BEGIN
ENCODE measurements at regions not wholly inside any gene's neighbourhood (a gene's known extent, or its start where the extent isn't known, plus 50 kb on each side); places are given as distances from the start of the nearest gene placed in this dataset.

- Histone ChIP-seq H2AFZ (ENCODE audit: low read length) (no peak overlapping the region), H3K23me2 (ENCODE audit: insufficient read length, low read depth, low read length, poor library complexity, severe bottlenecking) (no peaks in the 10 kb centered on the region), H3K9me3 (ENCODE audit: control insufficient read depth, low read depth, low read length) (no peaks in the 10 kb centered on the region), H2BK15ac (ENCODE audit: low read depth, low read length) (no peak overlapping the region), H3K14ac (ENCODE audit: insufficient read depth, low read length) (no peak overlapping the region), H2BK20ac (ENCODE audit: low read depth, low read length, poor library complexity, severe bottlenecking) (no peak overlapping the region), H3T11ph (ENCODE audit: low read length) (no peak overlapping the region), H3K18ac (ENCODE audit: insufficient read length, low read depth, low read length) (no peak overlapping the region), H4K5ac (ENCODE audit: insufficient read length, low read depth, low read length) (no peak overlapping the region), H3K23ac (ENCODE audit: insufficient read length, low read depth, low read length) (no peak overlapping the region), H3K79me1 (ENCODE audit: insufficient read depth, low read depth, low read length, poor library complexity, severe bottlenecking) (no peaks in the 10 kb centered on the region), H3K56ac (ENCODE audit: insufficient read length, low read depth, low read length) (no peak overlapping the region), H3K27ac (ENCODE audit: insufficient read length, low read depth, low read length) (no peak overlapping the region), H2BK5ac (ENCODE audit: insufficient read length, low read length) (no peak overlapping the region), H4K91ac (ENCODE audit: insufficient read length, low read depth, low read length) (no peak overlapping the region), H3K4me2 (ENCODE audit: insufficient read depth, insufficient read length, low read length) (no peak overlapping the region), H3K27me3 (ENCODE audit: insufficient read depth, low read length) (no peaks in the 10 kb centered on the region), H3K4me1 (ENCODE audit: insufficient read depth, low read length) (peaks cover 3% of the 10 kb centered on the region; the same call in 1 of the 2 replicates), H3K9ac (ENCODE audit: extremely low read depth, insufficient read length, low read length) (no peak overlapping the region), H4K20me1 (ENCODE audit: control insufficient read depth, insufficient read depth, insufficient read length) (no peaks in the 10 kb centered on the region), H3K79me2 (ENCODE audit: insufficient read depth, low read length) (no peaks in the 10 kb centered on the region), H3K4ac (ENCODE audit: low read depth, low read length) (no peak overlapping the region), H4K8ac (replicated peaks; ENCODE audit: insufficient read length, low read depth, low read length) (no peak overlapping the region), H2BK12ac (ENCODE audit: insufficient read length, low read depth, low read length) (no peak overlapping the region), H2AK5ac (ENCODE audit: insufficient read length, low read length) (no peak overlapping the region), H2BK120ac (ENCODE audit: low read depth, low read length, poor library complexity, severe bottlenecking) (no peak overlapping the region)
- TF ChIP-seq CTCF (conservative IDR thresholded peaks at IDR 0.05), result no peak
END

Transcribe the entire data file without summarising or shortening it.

ENCODE measurements at regions not wholly inside any gene's neighbourhood (a gene's known extent, or its start where the extent isn't known, plus 50 kb on each side); places are given as distances from the start of the nearest gene placed in this dataset.

- Histone ChIP-seq H2AFZ (ENCODE audit: low read length) (no peak overlapping the region), H3K23me2 (ENCODE audit: insufficient read length, low read depth, low read length, poor library complexity, severe bottlenecking) (no peaks in the 10 kb centered on the region), H3K9me3 (ENCODE audit: control insufficient read depth, low read depth, low read length) (no peaks in the 10 kb centered on the region), H2BK15ac (ENCODE audit: low read depth, low read length) (no peak overlapping the region), H3K14ac (ENCODE audit: insufficient read depth, low read length) (no peak overlapping the region), H2BK20ac (ENCODE audit: low read depth, low read length, poor library complexity, severe bottlenecking) (no peak overlapping the region), H3T11ph (ENCODE audit: low read length) (no peak overlapping the region), H3K18ac (ENCODE audit: insufficient read length, low read depth, low read length) (no peak overlapping the region), H4K5ac (ENCODE audit: insufficient read length, low read depth, low read length) (no peak overlapping the region), H3K23ac (ENCODE audit: insufficient read length, low read depth, low read length) (no peak overlapping the region), H3K79me1 (ENCODE audit: insufficient read depth, low read depth, low read length, poor library complexity, severe bottlenecking) (no peaks in the 10 kb centered on the region), H3K56ac (ENCODE audit: insufficient read length, low read depth, low read length) (no peak overlapping the region), H3K27ac (ENCODE audit: insufficient read length, low read depth, low read length) (no peak overlapping the region), H2BK5ac (ENCODE audit: insufficient read length, low read length) (no peak overlapping the region), H4K91ac (ENCODE audit: insufficient read length, low read depth, low read length) (no peak overlapping the region), H3K4me2 (ENCODE audit: insufficient read depth, insufficient read length, low read length) (no peak overlapping the region), H3K27me3 (ENCODE audit: insufficient read depth, low read length) (no peaks in the 10 kb centered on the region), H3K4me1 (ENCODE audit: insufficient read depth, low read length) (peaks cover 3% of the 10 kb centered on the region; the same call in 1 of the 2 replicates), H3K9ac (ENCODE audit: extremely low read depth, insufficient read length, low read length) (no peak overlapping the region), H4K20me1 (ENCODE audit: control insufficient read depth, insufficient read depth, insufficient read length) (no peaks in the 10 kb centered on the region), H3K79me2 (ENCODE audit: insufficient read depth, low read length) (no peaks in the 10 kb centered on the region), H3K4ac (ENCODE audit: low read depth, low read length) (no peak overlapping the region), H4K8ac (replicated peaks; ENCODE audit: insufficient read length, low read depth, low read length) (no peak overlapping the region), H2BK12ac (ENCODE audit: insufficient read length, low read depth, low read length) (no peak overlapping the region), H2AK5ac (ENCODE audit: insufficient read length, low read length) (no peak overlapping the region), H2BK120ac (ENCODE audit: low read depth, low read length, poor library complexity, severe bottlenecking) (no peak overlapping the region)
- TF ChIP-seq CTCF (conservative IDR thresholded peaks at IDR 0.05), result no peak